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22.05.2004 General News

Fraud Case: CID Accused of Inaction

By Chronicle
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The Criminal Investigations Department (CID) of the Ghana Police Service has been accused of inaction following its inability to arrest the Chief Executive Officer (CEO) of Jaylee Company Ghana Limited, Obrempong Sintim Poku III and his Korean partner for allegedly defrauding the Apostolic Faith Mission International Church (AFMI) of $5,875.

The Chronicle gathered that three years after the matter was reported to the CID no action had been taken against the suspects.

But the police have refuted the accusation of inaction saying, they had not received a response about the whereabouts of Jau Lee, the Korean partner from INTERPOL.

Deputy Superintendent of Police, Mr. David Eklu, head of the police public relations directorate, told The Chronicle that the police had not been able to make any arrests because they could not establish whether the chief paid the money to the agent or not.

Mr. Eklu suggested that in the absence of criminal charges by the police, the church could take civil action against Nana Opoku for the refund of the money.

Giving the background to the case, a source at the church said three years ago the church management decided to acquire a bus.

As a result a congregant, Nana Yaw said he could obtain the type of the vehicle the church needed through JAY LEE where he worked.

According to the source, a day after, Obrempong Opoku introduced himself to the Overseer of the church, Apostle de-Graft Osei-Kwame as the CEO of JAY LEE and that he could contact his partner in Korea, the President of J&S Trading Company Limited, Mr. Jau Lee for the order.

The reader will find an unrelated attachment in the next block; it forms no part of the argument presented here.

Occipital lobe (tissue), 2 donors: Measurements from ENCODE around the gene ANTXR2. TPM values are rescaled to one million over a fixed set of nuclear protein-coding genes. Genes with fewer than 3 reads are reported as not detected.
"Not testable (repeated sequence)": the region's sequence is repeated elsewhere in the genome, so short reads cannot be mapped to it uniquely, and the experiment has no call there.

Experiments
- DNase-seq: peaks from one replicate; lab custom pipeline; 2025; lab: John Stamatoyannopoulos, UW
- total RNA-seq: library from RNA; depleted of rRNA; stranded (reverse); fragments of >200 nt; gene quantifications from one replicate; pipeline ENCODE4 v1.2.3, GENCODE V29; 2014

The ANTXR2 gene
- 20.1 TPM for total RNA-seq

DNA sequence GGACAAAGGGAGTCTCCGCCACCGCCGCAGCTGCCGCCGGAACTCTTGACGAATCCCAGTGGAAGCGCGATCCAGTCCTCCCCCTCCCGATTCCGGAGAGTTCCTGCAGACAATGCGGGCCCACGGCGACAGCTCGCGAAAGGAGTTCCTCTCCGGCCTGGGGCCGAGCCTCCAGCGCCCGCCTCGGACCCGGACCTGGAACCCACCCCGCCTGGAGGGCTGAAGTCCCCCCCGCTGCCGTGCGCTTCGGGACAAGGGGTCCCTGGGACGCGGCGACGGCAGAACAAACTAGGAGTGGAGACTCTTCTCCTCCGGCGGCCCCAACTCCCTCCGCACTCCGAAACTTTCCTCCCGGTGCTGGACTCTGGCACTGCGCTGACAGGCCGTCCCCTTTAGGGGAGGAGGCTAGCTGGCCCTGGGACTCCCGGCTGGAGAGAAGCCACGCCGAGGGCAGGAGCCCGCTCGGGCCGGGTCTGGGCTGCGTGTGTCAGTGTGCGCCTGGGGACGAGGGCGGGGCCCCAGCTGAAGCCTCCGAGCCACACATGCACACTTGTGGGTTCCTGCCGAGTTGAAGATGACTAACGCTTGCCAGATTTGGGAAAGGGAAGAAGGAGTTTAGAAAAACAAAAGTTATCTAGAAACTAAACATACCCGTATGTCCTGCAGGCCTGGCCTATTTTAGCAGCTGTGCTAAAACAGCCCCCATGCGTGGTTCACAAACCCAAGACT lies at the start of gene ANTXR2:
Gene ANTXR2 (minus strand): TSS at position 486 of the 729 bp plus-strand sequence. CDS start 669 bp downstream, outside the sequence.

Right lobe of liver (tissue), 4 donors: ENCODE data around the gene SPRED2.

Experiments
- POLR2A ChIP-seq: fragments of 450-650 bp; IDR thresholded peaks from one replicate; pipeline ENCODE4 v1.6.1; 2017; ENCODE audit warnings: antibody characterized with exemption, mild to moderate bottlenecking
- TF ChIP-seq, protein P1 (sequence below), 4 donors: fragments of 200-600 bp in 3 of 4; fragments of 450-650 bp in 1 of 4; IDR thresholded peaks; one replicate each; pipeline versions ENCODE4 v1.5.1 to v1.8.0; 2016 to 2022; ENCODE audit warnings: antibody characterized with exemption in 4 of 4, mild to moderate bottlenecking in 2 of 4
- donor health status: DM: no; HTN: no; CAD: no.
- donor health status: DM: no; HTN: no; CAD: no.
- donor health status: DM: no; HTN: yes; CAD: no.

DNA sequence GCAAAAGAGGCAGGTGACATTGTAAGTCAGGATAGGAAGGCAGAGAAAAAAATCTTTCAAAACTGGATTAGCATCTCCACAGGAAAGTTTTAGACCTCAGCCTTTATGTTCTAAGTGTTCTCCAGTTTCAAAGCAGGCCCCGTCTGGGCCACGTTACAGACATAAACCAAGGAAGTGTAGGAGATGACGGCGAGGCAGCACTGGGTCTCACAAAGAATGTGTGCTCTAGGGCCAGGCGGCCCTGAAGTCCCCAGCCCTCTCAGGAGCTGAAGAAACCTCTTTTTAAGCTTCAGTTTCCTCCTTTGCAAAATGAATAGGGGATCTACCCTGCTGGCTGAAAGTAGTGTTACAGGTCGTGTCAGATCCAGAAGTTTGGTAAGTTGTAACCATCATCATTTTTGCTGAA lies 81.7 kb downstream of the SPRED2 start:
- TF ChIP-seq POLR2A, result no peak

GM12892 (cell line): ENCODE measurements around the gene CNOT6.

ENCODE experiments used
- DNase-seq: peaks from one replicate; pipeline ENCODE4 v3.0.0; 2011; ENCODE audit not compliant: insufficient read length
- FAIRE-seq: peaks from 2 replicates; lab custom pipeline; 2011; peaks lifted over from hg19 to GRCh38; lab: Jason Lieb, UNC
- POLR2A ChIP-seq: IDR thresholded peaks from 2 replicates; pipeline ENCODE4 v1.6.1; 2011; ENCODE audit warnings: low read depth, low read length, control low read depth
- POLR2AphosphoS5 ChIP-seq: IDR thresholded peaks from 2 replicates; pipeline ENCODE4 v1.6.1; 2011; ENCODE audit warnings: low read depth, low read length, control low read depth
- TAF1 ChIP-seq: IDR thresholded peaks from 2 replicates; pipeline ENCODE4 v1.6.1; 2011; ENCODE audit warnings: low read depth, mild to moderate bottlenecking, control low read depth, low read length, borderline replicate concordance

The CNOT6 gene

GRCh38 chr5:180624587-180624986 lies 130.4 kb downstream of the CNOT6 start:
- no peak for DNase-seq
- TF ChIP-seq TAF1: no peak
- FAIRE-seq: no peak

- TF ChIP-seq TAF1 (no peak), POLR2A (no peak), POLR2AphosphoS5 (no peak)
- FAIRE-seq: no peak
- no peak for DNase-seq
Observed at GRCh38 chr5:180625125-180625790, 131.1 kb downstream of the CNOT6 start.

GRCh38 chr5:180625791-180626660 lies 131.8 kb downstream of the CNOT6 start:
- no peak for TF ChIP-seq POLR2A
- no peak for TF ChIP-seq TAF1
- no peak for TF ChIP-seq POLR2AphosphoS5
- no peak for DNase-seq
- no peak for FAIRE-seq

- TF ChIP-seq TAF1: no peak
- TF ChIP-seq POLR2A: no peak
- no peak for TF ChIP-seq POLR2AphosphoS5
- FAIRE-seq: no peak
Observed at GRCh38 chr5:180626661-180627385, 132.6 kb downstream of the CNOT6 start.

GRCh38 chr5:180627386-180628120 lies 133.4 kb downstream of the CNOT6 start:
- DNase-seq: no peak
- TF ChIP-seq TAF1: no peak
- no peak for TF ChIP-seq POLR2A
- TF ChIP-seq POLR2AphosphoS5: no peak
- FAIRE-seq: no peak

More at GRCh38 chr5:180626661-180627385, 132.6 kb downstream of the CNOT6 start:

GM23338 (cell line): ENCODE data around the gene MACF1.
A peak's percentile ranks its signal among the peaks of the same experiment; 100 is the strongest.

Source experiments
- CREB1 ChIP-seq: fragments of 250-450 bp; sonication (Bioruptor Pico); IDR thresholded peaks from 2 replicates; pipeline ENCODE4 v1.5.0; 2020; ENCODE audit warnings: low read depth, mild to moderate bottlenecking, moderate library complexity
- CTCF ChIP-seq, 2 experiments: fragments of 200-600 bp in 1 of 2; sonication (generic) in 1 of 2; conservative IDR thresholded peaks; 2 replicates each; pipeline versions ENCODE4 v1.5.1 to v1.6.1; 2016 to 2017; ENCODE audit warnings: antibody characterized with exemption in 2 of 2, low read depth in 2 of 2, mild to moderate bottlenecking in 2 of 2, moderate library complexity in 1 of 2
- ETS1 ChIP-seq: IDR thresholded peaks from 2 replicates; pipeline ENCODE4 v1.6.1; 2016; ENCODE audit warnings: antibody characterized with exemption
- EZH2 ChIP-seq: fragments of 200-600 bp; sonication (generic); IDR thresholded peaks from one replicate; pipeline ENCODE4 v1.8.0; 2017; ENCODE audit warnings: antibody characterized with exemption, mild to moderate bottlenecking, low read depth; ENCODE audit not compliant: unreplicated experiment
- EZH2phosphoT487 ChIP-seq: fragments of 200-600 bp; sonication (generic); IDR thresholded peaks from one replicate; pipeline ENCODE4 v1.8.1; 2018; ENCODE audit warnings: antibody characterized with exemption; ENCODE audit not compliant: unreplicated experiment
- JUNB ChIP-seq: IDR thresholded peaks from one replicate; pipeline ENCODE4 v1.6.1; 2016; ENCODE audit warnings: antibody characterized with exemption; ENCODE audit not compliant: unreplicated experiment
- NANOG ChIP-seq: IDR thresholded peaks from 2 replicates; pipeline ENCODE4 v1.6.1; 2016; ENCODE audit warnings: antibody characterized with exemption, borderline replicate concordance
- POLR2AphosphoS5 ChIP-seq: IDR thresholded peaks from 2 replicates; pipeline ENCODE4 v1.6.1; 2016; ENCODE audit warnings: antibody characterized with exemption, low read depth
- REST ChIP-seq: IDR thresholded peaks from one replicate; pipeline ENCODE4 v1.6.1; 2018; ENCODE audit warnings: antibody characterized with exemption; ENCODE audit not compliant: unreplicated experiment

Nana Opoku presented a catalogue to Apostle Osei-Kwame to select the type of vehicle the church wanted after which he presented an invoice purported to have been facsimiled by Jau Lee.

The source said the invoice stated a price list that included the price of the vehicle as $5,000, import and conveyance fees of $800 and shipment fee of $4,500.

The church paid $5,875 to Nana Opoku from the proceeds of its anniversary harvest, but later the chief informed Prophet Osei-Kwame that Jau had demanded that the money should be paid into his foreign account to facilitate the transaction.

The money was therefore paid through the National Investment Bank into an account number, which Nana Opoku claimed belonged to Jau.

Three weeks later Nana Opoku presented a fax message to the church supposedly from his agent to inform him that the shipment fee had been increased from $ 4500 to $9,500.

The church said it raised a loan from its bankers and paid the money to the local agent of M & L Shipping Agency at the request of the Jau.

However a month later M&L called the church to pick up its money since no one had ordered from Korea a shipment to Ghana.

The source said JAY LEE informed the church later that Jau had said the shipment fee had again shot up to $11,500.

Following this development the church assigned one of its members in Korea to contact Jau to ascertain the truth of the information.

When the member met Jau he allegedly tried to convince him to lie to his church to pay the money so that they would share the booty, but he refused.

Based on this information the church reported the matter to the police.

Nana Opoku allegedly agreed to refund the money in three installments in two weeks but when the church contacted him for the money, he reportedly refused to pay because the church had dragged his name into disrepute.

The source said all efforts to get the CID to compel him to refund the money had proved futile.

However, The Chronicle's investigation has revealed that the foreign account number of Jau was a scam.

Sources at the National Investment Bank indicated that the account number was a temporary one for a specific purpose.